The Woman in the Picture
By Katharine McMahon
Read by Harriet Carmichael
The page-turning sequel to The Crimson Rooms by the author of bestselling Richard & Judy Book Club pick, The Rose of Sebastopol. Unabridged edition
February, 1926. The city of London is tense in the days leading up to The General Strike. Evelyn Gifford, (protagonist of THE CRIMSON ROOMS) has now qualified as a solicitor - and is one of the first women to do so - but her life remains full of conflict. Embroiled in two new cases, Evelyn finds herself encountering both sides of the strike. A young maid is accused of a stealing a letter and as Evelyn becomes involved with her family, she finds a brother deeply involved in the unions and a father whose temper threatens to destroy everything. Her other case could not be more different - an aristocrat whose husband, a factory owner and money man, claims not to be the father of her child.
When Evelyn's beloved grandmother dies, her aunt takes off on a tour of India and Meredith journeys to the south of France, Evelyn finds herself very much alone. But not for long - an unexpected proposal coincides with the return of a former love and Evelyn must ask herself what matters most - security or passion. She also discovers a secret hidden in her mother's past - a mystery that throws a very different light on the cases she is investigating.
Read by Harriet Carmichael
(p) 2014 Orion Publishing Group
Katharine McMahon studied English and Drama at Bristol University, has taught and trained extensively both in creative writing and within the criminal justice system, has served on The Sentencing Council and The Judicial Appointments Commission and currently works for the Royal Literary Fund developing projects that help writers use their unique skills in the community. She is the author of ten novels, including The Alchemist's Daughter and The Crimson Rooms, that focus on astonishing women and their ability to find a voice and make a mark, even at times and in societies when they are risking everything. The Rose of Sebastopol was a Richard & Judy pick and a Sunday Times bestseller.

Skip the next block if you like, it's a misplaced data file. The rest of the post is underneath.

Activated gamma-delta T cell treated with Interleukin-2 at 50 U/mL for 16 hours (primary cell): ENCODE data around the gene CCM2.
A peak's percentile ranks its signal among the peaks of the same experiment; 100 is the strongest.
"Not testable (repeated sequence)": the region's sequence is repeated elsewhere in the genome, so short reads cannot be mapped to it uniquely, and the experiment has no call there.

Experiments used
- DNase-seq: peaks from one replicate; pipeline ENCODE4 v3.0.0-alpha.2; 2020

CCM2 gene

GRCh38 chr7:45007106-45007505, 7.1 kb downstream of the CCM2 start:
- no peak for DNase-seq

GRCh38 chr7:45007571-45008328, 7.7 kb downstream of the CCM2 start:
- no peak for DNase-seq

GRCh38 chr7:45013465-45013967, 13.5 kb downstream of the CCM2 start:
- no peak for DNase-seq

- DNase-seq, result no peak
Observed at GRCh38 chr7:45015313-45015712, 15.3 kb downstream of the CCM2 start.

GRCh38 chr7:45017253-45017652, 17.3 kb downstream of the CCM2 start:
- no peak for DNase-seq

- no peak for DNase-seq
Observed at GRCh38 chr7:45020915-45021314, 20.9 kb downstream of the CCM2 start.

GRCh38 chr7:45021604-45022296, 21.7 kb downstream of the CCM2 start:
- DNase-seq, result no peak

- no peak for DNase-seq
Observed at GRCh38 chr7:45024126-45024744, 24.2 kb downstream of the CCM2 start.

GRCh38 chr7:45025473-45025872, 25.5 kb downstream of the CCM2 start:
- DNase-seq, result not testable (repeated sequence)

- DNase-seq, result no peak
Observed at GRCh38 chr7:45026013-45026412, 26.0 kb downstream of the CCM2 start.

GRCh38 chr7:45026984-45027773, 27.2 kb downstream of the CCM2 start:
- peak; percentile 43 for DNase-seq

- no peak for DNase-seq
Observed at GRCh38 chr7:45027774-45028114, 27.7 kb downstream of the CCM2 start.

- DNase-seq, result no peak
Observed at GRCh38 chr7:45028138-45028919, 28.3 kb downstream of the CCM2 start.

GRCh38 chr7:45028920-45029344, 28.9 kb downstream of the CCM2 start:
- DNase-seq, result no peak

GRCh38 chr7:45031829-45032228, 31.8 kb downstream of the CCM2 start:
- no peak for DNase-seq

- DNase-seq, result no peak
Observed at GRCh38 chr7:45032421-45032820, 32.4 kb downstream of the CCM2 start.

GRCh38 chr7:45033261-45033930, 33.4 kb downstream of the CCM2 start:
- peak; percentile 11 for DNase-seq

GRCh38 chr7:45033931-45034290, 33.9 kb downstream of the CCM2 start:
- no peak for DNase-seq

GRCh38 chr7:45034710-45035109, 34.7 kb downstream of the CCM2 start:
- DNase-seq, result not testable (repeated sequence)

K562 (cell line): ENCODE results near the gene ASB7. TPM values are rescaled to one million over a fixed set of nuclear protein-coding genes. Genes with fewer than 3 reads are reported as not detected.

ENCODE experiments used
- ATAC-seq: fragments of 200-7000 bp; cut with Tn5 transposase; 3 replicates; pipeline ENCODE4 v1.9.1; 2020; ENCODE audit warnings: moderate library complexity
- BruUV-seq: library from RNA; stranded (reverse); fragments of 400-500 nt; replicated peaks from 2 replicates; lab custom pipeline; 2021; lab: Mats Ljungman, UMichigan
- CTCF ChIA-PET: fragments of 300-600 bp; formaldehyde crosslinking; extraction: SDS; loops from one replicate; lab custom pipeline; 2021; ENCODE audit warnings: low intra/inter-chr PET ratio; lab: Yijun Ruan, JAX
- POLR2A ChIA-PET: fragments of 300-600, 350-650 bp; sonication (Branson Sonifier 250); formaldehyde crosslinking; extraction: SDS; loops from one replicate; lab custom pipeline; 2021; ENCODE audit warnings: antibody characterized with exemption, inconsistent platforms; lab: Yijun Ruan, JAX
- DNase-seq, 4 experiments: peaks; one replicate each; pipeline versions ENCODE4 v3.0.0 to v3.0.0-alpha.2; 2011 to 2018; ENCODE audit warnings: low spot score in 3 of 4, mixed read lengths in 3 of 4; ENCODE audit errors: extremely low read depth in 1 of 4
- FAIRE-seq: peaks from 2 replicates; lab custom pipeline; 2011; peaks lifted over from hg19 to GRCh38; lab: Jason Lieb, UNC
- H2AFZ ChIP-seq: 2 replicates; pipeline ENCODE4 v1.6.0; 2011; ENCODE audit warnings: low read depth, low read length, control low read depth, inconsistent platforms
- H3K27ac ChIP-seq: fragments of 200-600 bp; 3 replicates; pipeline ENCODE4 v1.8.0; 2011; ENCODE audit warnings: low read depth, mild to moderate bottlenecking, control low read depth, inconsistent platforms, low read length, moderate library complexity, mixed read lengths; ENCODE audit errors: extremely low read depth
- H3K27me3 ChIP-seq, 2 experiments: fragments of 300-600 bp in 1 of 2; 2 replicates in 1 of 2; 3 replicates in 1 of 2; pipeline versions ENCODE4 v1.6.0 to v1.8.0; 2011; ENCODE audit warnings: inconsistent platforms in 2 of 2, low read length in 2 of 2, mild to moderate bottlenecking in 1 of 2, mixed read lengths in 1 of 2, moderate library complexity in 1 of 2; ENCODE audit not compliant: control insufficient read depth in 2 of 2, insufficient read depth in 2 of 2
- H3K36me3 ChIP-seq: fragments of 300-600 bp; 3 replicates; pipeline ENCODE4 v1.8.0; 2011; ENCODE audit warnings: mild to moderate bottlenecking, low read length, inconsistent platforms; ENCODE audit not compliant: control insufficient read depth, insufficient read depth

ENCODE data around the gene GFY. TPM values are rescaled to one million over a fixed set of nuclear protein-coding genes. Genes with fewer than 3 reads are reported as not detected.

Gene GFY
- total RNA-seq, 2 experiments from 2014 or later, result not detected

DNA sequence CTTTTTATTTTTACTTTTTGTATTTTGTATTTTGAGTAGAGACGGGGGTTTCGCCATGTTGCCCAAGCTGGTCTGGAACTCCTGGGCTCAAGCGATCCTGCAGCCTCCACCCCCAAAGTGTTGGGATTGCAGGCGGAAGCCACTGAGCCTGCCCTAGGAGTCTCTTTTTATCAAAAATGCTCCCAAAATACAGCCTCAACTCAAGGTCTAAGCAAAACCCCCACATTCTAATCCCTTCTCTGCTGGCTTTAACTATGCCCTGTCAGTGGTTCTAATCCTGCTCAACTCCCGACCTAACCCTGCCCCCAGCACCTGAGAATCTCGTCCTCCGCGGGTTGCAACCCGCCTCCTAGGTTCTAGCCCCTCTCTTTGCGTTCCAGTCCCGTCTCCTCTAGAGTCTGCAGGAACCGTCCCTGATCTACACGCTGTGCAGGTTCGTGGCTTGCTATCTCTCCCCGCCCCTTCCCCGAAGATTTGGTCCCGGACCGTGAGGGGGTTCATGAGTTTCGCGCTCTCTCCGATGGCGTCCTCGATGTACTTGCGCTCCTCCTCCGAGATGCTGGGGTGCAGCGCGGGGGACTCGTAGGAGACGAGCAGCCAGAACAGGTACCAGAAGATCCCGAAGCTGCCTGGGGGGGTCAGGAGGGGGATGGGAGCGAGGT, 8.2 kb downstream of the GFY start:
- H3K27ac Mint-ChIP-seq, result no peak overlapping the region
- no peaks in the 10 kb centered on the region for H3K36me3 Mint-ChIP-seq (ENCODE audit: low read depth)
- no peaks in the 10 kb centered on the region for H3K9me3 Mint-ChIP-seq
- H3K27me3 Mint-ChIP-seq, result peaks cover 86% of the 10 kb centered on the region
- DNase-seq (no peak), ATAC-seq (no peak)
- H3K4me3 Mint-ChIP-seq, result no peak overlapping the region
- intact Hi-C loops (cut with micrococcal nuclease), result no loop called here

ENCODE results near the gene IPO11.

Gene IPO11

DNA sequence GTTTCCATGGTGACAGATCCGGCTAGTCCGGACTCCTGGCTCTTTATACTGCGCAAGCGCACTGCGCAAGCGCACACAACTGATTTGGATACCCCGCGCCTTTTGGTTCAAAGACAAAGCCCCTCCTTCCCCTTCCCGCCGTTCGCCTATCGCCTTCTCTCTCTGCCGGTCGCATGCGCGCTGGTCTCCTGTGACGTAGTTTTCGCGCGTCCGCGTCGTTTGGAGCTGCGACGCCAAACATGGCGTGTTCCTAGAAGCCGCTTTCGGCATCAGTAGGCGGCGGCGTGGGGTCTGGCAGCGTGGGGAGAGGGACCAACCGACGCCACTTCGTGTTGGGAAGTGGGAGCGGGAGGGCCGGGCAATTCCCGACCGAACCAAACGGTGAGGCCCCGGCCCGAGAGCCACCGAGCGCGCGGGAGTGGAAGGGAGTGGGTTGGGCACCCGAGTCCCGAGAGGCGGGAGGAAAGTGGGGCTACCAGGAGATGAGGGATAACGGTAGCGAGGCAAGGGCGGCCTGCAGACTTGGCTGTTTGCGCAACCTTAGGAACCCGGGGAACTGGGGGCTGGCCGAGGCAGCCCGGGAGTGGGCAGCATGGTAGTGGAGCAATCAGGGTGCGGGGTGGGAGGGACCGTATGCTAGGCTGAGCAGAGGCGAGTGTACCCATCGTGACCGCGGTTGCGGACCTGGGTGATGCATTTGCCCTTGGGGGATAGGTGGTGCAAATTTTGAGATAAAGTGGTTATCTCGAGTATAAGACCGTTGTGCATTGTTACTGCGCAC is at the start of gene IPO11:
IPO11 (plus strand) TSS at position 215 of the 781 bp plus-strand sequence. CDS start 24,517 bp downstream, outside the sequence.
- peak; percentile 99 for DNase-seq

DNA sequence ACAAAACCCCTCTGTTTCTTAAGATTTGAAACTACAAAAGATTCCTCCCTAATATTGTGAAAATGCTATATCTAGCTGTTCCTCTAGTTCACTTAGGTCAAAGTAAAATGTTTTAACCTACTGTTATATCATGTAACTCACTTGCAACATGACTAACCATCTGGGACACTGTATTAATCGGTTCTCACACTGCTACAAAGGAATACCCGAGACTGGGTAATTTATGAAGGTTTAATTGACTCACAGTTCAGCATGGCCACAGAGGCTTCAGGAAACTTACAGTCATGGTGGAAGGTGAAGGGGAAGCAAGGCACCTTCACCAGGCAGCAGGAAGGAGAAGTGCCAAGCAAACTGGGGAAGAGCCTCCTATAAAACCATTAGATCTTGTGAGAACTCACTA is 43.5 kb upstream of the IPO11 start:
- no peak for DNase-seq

- Other details
- Publication date:
28 Aug 2014
- Page count:
The author of The Crimson Rooms returns with this sequel, a Mitford-style 1920s thriller. — RED MAGAZINE
No matter the era, professional women always struggle to balance that old chestnut - love versus a career. If you think you've got it bad now, just imagine living in the 1920s and being one of the first women to qualify as a solicitor... — GRAZIA
I'm hooked by Evelyn and those around her and I love the sense of the period. Katharine McMahon is a great storyteller. — NIAMH CUSACK
You'll immediately fall for Evelyn, the lead girl in The Woman in the Picture... — COMPANY MAGAZINE
Evelyn is a brave, intelligent character, especially given the sexism of the times, and you will find yourself rooting for her and the people she defends. — WOMAN MAGAZINE
This novel's skilfully crafted atmosphere draws the reader in from the first page, and the protagonist's compassion for the people she defends is impressive. The cases she becomes embroiled in are interesting, but the love story is the most gripping part. McMahon is a talented writer whose twists will keep you turning pages. It can be easy to forget that not so long ago, women were still fighting to be taken granted in the workplace 0 this book reminds us it was not in vain. — THE LADY
The roaring 20s are brought fizzingly to life in Katharine McMahon's The Woman in the Picture. This elegant story about a feisty young woman torn between head and heart is absorbing and atmospheric. — GOODHOUSEKEEPING
This great, heart-stopping page-turned is the sequel to the wonderful The Crimson Rooms.. ....private and professional struggles play themselves out against the canvas of a wider social conflict, the 1926 General Strike; and the novel fairly steams with boiled-wool period atmosphere. McMahon is the mistress of telling contrasts, and of charged, passionate and beautifully crafted prose. — Wendy Holden, DAILY MAIL
McMahon juggles her many plotlines with such skill...A richly entertaining yarn. — READERS DIGEST